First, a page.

The force needs to give clear guidance on what is required to make sure that investigations are completed to a good standard and victims are given a high level of service. Senior leadership should make sure there are structured and effective processes to assess investigation standards, and hold supervisors and investigators to account at all levels.
Some investigations are not allocated appropriately
Our audit found that most crimes were allocated appropriately according to the force’s crime allocation policy. But there were some occasions where officers and supervisors did not have the appropriate experience to investigate some serious and complex crimes. The force should make sure that it allocates investigations to appropriately skilled and accredited staff based on threat, harm, and risk.
The force should improve its ability to retrieve digital evidence from mobile phones, computers, and other electronic devices
The force has introduced some digital hubs in police stations and there is a prioritisation process for urgent cases to be dealt with quickly. But officers are still experiencing delays in getting digital evidence. This is a national issue affecting the timeliness and quality of investigations across forces.
Protecting vulnerable people
Wiltshire Police is inadequate at protecting vulnerable people.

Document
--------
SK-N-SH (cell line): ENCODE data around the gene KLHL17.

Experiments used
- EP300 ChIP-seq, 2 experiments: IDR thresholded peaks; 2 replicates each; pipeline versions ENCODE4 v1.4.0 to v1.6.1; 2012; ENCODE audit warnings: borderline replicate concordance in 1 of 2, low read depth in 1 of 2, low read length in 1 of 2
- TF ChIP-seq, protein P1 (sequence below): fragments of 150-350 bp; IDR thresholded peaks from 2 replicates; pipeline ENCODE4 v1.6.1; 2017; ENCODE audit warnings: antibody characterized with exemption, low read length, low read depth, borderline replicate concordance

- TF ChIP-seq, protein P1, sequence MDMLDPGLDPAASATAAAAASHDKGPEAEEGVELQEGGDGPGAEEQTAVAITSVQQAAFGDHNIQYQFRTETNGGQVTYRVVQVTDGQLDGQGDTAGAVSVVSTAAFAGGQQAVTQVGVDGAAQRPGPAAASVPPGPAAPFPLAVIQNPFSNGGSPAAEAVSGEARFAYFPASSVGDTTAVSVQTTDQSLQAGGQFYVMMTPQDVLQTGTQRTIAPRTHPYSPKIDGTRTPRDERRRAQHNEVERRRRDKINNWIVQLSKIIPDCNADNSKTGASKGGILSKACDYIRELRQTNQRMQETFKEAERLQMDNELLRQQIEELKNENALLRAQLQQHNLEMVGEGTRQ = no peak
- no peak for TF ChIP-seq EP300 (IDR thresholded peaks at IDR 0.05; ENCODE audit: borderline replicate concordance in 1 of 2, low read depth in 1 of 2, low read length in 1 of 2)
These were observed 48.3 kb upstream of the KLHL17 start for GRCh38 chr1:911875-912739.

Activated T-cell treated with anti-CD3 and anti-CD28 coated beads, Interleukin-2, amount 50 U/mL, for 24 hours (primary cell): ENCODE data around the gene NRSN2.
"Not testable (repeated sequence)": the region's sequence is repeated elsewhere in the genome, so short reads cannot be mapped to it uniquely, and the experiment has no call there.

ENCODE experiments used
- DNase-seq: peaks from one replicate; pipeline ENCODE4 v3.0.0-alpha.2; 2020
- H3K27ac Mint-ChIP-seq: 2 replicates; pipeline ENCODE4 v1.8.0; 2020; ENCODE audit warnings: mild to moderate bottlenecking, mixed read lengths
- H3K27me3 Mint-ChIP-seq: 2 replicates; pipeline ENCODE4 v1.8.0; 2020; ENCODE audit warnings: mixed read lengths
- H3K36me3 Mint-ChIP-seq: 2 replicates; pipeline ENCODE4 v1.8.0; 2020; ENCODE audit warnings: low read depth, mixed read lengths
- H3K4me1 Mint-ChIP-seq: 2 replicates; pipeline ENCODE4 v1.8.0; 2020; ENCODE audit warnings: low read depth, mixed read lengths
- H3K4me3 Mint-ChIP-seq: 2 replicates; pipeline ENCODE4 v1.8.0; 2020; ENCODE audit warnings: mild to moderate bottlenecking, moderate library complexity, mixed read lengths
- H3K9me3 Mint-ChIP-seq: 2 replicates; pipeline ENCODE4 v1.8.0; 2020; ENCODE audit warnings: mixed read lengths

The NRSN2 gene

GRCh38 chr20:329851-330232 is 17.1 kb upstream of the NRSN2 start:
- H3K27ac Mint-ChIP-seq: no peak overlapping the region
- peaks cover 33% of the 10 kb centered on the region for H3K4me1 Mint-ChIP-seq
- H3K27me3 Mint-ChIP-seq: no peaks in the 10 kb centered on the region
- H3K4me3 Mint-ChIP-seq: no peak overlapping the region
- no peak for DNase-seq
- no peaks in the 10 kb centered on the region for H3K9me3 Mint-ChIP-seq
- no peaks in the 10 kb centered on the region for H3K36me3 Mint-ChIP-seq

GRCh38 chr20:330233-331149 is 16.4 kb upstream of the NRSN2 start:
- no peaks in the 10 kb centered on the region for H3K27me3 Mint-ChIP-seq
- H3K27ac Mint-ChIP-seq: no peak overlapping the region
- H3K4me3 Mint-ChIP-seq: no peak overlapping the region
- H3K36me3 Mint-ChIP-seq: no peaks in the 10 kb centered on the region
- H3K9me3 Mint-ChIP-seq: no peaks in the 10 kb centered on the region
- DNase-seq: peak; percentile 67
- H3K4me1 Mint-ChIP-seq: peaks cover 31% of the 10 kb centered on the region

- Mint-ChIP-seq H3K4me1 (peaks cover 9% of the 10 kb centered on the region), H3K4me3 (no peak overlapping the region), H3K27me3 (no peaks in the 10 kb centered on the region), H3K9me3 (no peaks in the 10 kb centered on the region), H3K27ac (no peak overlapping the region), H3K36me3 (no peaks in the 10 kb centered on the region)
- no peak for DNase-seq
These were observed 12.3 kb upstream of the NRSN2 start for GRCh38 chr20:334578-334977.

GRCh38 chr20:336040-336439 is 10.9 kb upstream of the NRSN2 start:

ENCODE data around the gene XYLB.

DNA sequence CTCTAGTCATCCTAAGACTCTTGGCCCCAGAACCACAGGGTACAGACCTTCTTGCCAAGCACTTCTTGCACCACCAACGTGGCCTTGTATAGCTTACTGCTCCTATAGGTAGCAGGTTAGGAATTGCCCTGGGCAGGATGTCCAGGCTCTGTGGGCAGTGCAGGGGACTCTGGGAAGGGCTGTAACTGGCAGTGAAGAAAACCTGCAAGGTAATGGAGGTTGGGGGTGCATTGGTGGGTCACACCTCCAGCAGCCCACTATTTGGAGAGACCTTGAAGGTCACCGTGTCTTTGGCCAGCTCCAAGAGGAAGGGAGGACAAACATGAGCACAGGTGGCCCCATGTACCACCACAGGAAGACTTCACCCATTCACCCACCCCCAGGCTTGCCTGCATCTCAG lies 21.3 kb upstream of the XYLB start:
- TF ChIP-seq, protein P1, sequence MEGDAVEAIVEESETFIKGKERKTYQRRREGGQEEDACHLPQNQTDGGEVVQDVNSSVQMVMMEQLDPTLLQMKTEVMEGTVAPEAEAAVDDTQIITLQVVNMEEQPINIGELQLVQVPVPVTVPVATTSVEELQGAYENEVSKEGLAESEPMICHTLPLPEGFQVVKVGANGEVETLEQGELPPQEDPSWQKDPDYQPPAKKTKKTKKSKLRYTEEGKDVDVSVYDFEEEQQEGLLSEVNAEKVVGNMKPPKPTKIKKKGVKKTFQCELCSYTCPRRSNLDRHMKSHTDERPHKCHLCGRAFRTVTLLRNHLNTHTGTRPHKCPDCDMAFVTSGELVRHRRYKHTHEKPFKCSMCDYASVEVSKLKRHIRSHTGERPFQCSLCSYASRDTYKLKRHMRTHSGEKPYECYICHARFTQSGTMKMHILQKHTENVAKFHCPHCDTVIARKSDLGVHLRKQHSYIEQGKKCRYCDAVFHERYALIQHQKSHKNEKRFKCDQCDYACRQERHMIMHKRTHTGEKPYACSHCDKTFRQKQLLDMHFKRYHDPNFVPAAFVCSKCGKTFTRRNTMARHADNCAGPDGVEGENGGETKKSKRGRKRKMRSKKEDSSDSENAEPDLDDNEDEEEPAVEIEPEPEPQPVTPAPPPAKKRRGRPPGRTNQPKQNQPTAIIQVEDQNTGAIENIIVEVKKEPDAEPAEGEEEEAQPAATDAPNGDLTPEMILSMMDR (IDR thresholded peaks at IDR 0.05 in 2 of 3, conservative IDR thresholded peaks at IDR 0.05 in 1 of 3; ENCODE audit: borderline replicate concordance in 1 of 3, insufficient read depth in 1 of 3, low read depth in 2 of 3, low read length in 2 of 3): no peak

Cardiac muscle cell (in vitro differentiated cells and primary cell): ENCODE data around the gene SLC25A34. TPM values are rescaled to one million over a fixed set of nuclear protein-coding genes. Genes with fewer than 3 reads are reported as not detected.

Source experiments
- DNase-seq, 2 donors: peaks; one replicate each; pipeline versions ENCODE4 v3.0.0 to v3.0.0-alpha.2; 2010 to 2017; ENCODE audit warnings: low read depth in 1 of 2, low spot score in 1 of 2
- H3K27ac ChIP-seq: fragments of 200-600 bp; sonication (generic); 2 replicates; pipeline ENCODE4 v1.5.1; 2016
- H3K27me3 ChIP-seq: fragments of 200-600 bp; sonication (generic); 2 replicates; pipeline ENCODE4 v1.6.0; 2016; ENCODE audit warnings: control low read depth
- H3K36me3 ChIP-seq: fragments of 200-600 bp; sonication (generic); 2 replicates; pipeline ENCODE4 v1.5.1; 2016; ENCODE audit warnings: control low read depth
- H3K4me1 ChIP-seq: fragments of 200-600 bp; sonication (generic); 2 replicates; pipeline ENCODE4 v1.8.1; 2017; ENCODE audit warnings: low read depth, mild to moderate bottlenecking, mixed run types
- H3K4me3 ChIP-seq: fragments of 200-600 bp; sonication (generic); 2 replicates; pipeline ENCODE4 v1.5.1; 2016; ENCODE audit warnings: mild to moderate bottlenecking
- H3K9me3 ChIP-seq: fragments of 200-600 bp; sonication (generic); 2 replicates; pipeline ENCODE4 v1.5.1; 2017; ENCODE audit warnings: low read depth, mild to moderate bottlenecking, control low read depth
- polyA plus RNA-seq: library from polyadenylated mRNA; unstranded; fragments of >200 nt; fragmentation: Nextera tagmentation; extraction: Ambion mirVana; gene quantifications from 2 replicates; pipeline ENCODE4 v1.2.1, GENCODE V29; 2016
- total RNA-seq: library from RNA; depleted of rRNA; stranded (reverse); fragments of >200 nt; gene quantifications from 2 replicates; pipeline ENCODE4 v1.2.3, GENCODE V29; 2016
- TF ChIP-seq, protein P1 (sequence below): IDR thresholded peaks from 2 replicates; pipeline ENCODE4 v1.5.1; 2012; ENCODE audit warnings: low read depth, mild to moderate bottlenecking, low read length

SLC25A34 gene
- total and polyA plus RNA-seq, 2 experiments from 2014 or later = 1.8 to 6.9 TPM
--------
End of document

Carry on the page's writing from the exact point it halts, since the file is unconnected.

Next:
Cause of concern
The force does not protect vulnerable people from harm to an acceptable standard
Wiltshire Police should, within three months, make sure that:
- officers carry out a risk assessment for every incident of domestic abuse, including verbal arguments, without delay;
- opportunities to take forward evidence-led prosecutions when a victim disengages or fails to support prosecutions are maximised;
- Domestic Violence Protection Notices Orders (DVPOs) are considered in all appropriate cases;
- multi-agency risk assessment conferences (MARAC) are focused on actions to reduce risk;
- opportunities to engage with and get feedback from victims are maximised and drive service improvement;
- analysis of police and partner data on offending against vulnerable people is improved and clearly drives police action; and
- domestic abuse, stalking, harassment risk assessments (DASH) are effectively supervised, quality assured and checked for compliance.
The force has a chief officer lead for vulnerability, and its governance focuses on understanding demand and performance through monthly data review. But the inspection found that this process lacks scrutiny of qualitative information. If this was in place, it would have highlighted the concerns we have found and given a better understanding of the quality and effectiveness of the safeguarding offered by the force.
The force does not complete a DASH risk assessment for all reported incidents of domestic abuse, which may include verbal arguments. In cases where a DASH was completed, we found that officers did not always research previous incidents of domestic abuse to understand any increase in frequency or severity of the abuse. This means that the force may not adequately record a full understanding of the risk posed to victims of domestic abuse. As a result, the support and safeguarding victims receive may not be appropriate.